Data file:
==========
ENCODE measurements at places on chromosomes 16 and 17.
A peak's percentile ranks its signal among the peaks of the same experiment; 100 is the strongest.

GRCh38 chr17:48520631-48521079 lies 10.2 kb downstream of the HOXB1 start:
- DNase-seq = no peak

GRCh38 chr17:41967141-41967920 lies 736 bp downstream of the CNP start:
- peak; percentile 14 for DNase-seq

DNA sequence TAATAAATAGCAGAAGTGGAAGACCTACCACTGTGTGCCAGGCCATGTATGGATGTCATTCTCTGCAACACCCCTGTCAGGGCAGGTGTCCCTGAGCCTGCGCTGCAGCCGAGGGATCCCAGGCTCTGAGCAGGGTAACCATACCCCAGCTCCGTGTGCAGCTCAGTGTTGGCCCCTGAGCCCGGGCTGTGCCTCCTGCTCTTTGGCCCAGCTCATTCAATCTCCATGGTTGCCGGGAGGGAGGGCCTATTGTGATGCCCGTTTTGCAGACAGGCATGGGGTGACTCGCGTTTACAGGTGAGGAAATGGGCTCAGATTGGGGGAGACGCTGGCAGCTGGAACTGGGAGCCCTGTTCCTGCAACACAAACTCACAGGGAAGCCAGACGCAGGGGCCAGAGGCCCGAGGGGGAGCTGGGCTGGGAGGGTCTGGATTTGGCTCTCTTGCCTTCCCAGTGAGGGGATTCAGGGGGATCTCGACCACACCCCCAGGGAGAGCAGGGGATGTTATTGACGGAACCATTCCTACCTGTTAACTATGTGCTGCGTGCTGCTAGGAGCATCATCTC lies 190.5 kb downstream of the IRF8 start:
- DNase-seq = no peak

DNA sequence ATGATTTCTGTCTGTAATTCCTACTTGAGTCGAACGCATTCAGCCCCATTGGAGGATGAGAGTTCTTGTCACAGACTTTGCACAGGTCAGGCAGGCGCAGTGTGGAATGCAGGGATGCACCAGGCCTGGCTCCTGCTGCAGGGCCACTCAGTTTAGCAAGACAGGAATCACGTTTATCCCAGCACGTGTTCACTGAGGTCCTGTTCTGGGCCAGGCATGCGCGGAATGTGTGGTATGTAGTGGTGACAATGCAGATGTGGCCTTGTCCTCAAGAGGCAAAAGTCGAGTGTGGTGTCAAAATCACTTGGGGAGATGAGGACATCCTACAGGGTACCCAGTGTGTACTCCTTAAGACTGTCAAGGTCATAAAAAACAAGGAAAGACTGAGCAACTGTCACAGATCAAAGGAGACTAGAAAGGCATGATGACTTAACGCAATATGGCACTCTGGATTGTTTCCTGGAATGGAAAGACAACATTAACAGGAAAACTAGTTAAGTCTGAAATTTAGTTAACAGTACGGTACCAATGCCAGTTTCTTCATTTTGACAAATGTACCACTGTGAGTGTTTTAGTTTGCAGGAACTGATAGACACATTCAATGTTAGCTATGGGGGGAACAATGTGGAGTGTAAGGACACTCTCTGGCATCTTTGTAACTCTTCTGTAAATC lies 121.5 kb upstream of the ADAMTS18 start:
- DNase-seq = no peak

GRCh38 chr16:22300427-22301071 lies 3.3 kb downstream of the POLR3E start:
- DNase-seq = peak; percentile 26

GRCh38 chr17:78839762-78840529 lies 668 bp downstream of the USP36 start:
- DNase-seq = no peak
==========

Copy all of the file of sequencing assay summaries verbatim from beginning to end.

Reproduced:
ENCODE measurements at places on chromosomes 16 and 17.
A peak's percentile ranks its signal among the peaks of the same experiment; 100 is the strongest.

GRCh38 chr17:48520631-48521079 lies 10.2 kb downstream of the HOXB1 start:
- DNase-seq = no peak

GRCh38 chr17:41967141-41967920 lies 736 bp downstream of the CNP start:
- peak; percentile 14 for DNase-seq

DNA sequence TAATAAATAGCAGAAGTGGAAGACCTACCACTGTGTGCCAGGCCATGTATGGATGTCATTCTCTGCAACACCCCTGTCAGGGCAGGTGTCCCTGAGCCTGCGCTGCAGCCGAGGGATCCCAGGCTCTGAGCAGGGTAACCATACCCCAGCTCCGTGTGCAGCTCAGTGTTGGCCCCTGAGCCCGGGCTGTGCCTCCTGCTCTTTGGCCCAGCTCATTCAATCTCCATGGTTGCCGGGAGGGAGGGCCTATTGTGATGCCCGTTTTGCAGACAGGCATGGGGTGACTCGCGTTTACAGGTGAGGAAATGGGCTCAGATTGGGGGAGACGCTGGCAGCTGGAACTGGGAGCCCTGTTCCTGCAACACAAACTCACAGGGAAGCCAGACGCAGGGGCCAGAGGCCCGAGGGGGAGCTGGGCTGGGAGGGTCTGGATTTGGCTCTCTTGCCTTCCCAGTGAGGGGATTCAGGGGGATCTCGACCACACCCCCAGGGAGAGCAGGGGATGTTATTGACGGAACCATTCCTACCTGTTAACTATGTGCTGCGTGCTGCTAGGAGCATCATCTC lies 190.5 kb downstream of the IRF8 start:
- DNase-seq = no peak

DNA sequence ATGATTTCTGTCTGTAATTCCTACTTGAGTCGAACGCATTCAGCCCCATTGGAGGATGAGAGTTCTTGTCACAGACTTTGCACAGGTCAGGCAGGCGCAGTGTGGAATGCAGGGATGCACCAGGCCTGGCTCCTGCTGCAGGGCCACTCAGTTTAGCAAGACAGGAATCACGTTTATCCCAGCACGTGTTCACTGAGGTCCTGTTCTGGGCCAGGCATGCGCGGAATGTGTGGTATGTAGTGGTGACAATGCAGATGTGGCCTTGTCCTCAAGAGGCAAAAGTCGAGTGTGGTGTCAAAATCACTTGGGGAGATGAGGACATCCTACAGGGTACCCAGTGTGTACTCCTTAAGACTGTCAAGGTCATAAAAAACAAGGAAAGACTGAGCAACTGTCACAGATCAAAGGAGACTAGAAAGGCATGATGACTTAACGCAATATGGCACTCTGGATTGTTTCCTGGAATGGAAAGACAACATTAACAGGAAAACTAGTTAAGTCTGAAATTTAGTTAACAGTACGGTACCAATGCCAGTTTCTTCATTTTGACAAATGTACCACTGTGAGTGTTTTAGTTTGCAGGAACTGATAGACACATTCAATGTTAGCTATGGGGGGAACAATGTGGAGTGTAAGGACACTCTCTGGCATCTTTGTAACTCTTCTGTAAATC lies 121.5 kb upstream of the ADAMTS18 start:
- DNase-seq = no peak

GRCh38 chr16:22300427-22301071 lies 3.3 kb downstream of the POLR3E start:
- DNase-seq = peak; percentile 26

GRCh38 chr17:78839762-78840529 lies 668 bp downstream of the USP36 start:
- DNase-seq = no peak